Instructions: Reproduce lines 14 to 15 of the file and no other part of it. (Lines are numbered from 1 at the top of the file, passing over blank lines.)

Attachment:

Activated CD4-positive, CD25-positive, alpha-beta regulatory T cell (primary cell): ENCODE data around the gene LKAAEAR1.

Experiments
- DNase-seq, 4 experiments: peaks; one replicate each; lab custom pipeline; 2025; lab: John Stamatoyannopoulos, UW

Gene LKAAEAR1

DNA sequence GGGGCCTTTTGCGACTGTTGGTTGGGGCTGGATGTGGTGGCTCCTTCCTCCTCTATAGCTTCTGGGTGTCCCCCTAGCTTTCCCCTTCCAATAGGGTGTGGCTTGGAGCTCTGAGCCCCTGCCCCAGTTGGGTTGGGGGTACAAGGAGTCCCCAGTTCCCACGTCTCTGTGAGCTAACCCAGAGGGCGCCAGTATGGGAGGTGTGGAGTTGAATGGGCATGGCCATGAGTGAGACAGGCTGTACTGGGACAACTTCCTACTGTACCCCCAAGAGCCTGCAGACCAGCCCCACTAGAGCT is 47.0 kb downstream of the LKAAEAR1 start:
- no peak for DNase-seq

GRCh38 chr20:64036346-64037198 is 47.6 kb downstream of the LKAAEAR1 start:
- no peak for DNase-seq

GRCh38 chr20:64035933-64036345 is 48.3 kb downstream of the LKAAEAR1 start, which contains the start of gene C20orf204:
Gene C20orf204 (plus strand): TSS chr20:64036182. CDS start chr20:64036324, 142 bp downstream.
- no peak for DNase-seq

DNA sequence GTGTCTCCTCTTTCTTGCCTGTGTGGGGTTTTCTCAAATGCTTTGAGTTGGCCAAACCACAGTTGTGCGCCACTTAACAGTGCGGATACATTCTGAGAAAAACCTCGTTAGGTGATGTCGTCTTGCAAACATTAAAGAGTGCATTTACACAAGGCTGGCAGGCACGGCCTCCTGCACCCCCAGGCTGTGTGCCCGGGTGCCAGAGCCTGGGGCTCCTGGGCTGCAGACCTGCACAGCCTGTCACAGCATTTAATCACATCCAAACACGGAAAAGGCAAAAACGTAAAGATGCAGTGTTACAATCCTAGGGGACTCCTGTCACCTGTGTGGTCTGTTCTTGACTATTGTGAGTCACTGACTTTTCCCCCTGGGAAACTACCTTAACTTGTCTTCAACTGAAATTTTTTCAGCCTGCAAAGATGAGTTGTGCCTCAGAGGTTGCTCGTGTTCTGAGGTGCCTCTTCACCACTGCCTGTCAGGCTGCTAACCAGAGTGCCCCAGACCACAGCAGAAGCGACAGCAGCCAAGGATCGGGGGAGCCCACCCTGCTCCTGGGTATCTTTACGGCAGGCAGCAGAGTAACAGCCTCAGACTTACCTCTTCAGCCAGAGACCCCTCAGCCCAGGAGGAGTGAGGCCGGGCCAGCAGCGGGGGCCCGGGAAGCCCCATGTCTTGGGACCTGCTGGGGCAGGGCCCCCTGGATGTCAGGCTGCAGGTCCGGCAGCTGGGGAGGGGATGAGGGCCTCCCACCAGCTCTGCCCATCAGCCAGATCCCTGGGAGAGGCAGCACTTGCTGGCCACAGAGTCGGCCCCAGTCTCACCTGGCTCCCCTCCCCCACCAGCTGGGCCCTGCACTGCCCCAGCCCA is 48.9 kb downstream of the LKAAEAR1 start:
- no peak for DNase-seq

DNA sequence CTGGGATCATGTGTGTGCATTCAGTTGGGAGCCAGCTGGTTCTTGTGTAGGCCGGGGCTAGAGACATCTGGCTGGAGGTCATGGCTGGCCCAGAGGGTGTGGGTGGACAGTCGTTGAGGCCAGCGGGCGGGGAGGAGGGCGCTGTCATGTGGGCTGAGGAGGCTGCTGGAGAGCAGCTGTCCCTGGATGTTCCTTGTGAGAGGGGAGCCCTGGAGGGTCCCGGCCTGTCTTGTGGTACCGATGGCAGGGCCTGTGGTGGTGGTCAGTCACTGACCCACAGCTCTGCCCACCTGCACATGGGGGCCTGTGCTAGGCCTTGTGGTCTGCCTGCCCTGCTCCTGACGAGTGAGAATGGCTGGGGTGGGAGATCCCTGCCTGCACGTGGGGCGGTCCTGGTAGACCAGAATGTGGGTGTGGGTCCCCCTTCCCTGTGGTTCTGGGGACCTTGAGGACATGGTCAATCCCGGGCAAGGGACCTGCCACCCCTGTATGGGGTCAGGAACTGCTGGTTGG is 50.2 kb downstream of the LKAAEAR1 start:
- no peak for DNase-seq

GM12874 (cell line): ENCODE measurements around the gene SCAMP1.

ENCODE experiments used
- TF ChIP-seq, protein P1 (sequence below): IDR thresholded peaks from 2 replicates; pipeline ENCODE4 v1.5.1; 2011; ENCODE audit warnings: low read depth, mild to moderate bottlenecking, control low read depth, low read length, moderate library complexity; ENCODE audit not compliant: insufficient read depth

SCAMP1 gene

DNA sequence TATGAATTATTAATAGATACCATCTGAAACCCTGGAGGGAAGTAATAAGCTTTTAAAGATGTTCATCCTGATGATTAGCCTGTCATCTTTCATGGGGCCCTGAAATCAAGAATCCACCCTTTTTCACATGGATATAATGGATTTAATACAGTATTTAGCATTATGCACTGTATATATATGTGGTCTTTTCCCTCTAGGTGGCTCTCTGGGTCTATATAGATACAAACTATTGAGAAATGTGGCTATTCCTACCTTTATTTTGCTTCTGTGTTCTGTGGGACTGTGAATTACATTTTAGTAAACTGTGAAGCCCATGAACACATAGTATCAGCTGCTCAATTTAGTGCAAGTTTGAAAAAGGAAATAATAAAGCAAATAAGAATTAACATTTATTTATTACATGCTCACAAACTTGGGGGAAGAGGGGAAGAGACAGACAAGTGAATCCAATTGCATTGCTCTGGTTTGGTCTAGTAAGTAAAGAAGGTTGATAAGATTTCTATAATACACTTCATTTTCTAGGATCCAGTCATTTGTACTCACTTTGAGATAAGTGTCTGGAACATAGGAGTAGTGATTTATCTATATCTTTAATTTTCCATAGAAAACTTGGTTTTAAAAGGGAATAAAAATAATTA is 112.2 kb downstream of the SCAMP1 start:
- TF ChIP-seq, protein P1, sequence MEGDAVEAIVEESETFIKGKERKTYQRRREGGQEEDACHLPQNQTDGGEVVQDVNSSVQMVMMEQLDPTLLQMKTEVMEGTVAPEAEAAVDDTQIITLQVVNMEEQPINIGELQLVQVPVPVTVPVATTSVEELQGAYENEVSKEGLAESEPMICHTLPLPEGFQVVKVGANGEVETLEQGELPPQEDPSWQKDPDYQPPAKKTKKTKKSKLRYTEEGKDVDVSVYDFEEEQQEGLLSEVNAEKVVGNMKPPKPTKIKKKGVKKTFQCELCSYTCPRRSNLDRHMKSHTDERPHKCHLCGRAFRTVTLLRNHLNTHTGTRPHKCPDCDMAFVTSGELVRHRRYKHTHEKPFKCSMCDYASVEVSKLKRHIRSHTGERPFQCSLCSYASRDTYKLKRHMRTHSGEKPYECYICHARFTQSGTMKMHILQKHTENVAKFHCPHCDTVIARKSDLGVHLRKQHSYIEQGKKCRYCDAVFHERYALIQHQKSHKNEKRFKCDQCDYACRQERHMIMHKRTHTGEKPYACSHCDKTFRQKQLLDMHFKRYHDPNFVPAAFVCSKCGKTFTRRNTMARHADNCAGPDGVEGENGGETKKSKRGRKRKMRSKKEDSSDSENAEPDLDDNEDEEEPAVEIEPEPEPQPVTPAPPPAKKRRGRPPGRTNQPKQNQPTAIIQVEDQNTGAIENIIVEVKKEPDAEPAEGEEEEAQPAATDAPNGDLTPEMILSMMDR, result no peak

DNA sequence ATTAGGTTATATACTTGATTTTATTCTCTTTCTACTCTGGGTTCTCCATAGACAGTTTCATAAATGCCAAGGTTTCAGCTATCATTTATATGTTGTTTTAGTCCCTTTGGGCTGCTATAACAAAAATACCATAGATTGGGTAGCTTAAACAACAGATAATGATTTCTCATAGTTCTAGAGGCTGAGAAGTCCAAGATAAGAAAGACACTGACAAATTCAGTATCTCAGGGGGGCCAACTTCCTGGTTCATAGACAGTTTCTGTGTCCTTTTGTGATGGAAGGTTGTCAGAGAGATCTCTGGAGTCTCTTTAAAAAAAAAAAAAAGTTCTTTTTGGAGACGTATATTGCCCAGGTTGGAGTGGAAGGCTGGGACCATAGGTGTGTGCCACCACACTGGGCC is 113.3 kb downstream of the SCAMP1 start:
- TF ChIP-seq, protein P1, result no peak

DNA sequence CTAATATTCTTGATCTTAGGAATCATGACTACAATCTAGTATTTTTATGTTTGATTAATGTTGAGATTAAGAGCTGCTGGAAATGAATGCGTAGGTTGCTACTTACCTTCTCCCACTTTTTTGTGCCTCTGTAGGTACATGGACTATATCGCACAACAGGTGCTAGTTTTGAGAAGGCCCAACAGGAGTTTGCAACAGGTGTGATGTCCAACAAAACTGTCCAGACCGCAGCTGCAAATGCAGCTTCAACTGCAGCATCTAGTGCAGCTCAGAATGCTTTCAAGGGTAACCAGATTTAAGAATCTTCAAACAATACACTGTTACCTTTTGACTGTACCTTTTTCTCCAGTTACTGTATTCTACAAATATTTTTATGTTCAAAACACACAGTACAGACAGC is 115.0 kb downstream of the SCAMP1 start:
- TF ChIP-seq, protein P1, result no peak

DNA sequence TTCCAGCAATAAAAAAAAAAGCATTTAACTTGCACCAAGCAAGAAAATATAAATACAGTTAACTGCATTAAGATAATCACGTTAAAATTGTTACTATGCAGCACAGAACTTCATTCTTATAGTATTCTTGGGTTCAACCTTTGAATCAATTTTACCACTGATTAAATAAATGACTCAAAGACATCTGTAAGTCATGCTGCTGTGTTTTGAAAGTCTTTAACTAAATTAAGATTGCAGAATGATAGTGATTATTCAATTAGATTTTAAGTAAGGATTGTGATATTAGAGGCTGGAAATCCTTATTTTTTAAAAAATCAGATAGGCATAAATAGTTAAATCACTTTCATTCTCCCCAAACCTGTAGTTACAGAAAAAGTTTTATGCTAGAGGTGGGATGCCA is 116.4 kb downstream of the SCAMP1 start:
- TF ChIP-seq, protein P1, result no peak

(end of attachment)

DNA sequence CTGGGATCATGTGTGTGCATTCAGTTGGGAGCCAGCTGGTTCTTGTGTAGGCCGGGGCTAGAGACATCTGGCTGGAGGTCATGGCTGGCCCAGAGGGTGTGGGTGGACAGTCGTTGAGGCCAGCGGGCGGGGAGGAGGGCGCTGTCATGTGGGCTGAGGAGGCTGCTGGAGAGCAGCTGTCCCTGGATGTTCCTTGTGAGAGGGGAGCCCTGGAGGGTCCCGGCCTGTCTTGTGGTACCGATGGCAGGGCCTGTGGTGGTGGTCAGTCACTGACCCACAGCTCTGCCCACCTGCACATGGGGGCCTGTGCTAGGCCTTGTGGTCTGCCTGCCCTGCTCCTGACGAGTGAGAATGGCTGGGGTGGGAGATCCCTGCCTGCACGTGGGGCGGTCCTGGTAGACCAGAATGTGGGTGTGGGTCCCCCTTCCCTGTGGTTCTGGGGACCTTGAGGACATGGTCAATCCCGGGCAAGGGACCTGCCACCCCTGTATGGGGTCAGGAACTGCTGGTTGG is 50.2 kb downstream of the LKAAEAR1 start:
- no peak for DNase-seq